April 27, 2016
Hillary Clinton and Donald Trump stood as the most prominent winners among Pennsylvania's varied primary elections Tuesday, but the day packed a bevy of down-ballot races that could alter the political landscape at various levels.
The Democratic ticket for the general election is likely to be topped by two women, thanks to Katie McGinty earning a big win in the race to win the party's U.S. Senate nomination. But longtime Congressman Chaka Fattah's name will not appear on the ballot after state Rep. Dwight Evans ousted him.
At the state level, longtime state Rep. Mark Cohen is out, but state Rep. Brian Sims survived a primary scare. An open-seat race to replace Attorney General Kathleen Kane could be intriguing come November.
Here's a brief recap of the biggest news from the primary elections.
Front-runners Hillary Clinton and Donald Trump easily won their respective presidential primary elections.
For the Democrats, Clinton defeated Vermont Sen. Bernie Sanders, and among the Republicans, Trump bested Ohio Gov. John Kasich and Texas Sen. Ted Cruz.
With victories in several other Northeastern states, Clinton and Trump each moved closer to earning their party's nominations. Trump, however, has a more difficult path forward. Clinton is nearly assured of winning the Democratic nomination.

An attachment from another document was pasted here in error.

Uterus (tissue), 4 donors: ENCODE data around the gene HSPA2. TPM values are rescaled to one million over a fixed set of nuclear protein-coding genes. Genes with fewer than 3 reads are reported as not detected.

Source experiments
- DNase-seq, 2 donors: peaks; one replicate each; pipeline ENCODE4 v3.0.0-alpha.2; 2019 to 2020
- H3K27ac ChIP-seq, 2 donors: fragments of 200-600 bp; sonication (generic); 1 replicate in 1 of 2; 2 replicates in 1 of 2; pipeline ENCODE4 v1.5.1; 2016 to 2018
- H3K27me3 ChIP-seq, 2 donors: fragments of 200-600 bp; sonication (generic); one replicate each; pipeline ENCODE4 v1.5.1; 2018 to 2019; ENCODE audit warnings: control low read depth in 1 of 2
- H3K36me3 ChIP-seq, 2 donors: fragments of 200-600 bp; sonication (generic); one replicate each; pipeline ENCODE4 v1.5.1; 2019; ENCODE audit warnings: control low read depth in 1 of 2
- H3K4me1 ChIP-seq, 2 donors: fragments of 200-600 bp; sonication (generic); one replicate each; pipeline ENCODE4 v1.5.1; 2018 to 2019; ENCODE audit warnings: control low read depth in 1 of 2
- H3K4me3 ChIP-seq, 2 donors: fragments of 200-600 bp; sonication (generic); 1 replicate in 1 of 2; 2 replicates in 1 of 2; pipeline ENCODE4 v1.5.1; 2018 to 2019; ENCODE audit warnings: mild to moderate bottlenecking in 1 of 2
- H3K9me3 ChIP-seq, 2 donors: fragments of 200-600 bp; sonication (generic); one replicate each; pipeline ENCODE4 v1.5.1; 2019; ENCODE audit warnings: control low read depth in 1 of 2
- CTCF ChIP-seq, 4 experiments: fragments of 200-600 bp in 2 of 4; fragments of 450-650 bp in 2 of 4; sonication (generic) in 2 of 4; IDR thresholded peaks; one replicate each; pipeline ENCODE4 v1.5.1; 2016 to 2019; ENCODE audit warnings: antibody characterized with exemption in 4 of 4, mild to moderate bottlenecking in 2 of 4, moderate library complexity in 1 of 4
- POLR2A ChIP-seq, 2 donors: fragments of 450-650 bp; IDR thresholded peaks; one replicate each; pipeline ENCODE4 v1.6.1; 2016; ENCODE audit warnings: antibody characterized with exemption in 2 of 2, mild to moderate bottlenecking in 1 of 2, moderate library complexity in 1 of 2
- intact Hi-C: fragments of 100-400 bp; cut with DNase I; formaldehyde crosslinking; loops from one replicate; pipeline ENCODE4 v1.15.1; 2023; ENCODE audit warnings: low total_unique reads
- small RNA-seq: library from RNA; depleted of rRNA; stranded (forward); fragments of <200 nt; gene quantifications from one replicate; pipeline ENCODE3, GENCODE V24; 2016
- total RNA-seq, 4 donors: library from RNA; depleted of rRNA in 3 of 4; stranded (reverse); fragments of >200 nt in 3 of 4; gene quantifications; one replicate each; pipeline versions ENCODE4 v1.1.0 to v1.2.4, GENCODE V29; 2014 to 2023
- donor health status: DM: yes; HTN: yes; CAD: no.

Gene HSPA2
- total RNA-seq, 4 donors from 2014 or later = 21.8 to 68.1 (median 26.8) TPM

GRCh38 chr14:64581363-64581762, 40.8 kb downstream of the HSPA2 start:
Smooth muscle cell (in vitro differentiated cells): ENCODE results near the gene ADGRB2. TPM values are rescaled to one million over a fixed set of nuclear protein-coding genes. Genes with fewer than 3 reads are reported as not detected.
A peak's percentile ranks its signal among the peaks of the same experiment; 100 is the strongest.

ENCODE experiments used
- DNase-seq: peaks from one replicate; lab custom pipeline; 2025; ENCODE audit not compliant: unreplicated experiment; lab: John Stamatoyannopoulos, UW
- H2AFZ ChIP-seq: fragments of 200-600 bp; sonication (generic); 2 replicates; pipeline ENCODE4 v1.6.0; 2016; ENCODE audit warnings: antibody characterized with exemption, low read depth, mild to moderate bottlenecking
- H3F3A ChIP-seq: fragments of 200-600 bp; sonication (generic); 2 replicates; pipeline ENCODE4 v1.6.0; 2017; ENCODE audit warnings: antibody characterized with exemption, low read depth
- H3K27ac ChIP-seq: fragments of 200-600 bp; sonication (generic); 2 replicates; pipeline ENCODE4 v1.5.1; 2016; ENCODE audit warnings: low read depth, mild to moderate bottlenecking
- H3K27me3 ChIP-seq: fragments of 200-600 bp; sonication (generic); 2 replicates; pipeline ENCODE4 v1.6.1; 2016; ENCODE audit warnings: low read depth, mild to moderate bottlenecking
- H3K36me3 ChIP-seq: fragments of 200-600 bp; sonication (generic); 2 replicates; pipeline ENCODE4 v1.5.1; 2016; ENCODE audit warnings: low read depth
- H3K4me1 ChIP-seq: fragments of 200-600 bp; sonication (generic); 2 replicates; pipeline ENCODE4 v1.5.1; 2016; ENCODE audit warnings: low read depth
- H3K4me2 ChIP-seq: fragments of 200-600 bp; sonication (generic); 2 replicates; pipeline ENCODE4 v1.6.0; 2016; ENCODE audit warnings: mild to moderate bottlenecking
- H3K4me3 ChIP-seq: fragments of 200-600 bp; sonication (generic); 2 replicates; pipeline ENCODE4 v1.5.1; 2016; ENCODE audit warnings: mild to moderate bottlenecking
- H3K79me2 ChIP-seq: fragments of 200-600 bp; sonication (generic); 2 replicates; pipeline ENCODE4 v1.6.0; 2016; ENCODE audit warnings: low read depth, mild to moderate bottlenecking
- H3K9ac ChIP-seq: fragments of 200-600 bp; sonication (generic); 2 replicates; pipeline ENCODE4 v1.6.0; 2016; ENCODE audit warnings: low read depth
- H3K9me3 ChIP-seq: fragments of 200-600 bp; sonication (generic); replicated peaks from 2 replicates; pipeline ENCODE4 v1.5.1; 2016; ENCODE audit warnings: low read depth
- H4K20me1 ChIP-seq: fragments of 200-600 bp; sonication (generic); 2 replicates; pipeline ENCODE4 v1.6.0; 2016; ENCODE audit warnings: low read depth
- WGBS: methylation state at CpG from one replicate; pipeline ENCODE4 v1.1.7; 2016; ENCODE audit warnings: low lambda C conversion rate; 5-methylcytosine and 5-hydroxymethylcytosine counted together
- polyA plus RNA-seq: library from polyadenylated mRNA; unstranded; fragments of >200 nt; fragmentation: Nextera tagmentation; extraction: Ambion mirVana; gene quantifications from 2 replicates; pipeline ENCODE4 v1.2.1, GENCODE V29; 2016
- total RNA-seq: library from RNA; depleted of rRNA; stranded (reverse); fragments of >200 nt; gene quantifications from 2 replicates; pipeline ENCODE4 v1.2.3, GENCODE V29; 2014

Afterward, Clinton talked about unifying her supporters and Sanders' supporters for the good of the party.
"Whether you support Sen. Sanders or you support me, there is much more that unites us than divides us," she said. "We are going to come together, and we are going to solve the problems that we face.”
Addressing his supporters in New York City, Trump said Cruz and Kasich "should really get out of the race, and we should heal the Republican Party.”
Read more here.
Tuesday's statewide ballot question asking voters to decide whether Philadelphia Traffic Court should be abolished passed easily. Nearly 60 percent of voters supported the measure, which requires an amendment to the Pennsylvania Constitution.